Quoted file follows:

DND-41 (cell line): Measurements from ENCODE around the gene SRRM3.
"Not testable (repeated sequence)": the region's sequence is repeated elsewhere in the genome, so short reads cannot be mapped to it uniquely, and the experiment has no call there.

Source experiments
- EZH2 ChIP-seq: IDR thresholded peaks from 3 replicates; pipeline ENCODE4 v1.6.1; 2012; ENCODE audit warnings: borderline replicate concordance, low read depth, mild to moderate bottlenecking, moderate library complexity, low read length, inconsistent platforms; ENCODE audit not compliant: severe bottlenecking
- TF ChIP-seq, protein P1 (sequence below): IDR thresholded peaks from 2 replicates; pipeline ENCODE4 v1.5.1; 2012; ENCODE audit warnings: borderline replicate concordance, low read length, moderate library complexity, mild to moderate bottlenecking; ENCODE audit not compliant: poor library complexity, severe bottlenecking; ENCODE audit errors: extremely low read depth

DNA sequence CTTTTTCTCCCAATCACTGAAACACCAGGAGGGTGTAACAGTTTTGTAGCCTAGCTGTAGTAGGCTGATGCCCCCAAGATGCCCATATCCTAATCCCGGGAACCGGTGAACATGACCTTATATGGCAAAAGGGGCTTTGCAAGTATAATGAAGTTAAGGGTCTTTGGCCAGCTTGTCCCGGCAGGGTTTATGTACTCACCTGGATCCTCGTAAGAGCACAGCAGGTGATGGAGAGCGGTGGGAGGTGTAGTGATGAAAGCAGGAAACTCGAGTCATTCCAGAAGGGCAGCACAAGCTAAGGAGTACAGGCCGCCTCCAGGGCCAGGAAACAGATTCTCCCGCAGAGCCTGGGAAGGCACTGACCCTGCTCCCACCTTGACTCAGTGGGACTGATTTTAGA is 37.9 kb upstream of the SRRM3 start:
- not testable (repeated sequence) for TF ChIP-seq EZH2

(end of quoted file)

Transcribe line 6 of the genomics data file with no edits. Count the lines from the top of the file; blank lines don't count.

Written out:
DNA sequence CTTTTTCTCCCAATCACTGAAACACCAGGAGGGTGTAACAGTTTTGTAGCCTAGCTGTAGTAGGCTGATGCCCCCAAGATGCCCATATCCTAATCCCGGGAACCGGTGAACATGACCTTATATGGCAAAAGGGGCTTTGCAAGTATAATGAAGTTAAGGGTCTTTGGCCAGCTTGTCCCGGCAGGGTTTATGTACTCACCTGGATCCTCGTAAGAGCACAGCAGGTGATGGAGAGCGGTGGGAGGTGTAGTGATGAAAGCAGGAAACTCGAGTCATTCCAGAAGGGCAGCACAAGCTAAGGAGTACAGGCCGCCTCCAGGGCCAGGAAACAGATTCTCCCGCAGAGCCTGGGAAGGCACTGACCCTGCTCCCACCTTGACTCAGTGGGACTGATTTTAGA is 37.9 kb upstream of the SRRM3 start: